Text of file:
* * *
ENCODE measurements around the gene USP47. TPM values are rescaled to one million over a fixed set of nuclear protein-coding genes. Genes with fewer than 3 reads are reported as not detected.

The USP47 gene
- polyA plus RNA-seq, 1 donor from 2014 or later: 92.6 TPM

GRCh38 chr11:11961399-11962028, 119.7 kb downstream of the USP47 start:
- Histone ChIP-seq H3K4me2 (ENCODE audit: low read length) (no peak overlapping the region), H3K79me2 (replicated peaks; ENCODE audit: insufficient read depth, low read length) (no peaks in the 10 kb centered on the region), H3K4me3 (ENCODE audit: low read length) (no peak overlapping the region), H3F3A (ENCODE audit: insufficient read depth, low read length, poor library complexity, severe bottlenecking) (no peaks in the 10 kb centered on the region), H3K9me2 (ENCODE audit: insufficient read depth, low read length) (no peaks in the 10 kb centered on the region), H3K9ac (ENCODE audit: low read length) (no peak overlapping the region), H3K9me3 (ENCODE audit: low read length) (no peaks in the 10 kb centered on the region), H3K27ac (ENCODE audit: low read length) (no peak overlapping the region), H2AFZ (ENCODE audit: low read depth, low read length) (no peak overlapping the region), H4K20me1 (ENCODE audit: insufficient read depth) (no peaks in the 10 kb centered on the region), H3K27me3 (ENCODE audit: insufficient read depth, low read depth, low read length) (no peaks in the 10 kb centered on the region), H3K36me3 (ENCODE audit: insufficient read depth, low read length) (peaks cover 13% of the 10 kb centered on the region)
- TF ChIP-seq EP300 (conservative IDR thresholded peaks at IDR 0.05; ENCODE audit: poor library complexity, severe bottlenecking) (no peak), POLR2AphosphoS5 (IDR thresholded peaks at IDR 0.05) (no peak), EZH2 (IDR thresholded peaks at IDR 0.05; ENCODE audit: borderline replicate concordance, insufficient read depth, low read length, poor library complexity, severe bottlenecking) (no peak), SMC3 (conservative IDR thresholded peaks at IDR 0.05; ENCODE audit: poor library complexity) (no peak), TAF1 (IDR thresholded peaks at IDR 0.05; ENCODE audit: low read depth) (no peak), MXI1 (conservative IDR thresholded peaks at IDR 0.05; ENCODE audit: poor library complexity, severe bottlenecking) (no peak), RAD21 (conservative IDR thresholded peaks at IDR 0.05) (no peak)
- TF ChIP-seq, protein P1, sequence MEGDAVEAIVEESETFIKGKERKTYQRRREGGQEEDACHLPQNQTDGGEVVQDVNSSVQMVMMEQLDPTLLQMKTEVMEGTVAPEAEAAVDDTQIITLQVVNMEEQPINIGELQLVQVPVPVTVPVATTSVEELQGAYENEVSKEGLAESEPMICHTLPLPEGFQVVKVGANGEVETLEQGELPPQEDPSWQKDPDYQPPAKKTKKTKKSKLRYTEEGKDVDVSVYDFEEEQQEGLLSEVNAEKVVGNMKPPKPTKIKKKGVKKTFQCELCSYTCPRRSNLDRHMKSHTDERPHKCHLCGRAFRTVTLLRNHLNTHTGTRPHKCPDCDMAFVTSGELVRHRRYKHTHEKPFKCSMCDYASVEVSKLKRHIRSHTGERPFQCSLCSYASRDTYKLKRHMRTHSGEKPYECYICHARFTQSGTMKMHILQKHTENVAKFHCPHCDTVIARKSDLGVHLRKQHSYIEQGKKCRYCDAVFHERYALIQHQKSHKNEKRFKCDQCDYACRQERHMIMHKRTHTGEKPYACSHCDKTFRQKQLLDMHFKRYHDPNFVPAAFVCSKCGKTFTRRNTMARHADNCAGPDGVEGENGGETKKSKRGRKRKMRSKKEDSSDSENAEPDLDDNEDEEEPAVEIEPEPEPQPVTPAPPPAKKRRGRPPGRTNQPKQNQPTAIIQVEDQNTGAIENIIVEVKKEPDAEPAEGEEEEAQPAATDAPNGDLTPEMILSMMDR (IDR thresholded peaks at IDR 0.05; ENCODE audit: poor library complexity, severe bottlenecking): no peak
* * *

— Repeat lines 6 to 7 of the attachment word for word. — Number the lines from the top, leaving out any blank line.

- TF ChIP-seq EP300 (conservative IDR thresholded peaks at IDR 0.05; ENCODE audit: poor library complexity, severe bottlenecking) (no peak), POLR2AphosphoS5 (IDR thresholded peaks at IDR 0.05) (no peak), EZH2 (IDR thresholded peaks at IDR 0.05; ENCODE audit: borderline replicate concordance, insufficient read depth, low read length, poor library complexity, severe bottlenecking) (no peak), SMC3 (conservative IDR thresholded peaks at IDR 0.05; ENCODE audit: poor library complexity) (no peak), TAF1 (IDR thresholded peaks at IDR 0.05; ENCODE audit: low read depth) (no peak), MXI1 (conservative IDR thresholded peaks at IDR 0.05; ENCODE audit: poor library complexity, severe bottlenecking) (no peak), RAD21 (conservative IDR thresholded peaks at IDR 0.05) (no peak)
- TF ChIP-seq, protein P1, sequence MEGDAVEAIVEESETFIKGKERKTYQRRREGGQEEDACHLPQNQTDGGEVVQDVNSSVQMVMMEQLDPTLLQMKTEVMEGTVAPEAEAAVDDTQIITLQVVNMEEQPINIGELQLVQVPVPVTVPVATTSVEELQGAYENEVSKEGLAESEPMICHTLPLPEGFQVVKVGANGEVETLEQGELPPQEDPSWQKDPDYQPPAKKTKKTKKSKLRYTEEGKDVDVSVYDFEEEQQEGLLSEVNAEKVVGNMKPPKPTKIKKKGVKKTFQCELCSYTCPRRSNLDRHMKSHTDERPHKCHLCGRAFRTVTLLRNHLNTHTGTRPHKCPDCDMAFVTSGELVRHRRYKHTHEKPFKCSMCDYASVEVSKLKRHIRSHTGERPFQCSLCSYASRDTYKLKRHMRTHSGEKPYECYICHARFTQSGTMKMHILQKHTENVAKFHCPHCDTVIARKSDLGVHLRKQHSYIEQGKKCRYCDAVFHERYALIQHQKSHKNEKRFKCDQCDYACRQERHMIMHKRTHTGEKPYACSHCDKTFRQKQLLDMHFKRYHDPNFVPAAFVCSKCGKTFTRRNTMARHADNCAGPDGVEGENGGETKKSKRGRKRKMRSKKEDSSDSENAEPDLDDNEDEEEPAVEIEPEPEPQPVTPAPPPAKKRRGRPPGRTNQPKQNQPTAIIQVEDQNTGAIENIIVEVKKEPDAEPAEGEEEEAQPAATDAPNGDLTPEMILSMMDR (IDR thresholded peaks at IDR 0.05; ENCODE audit: poor library complexity, severe bottlenecking): no peak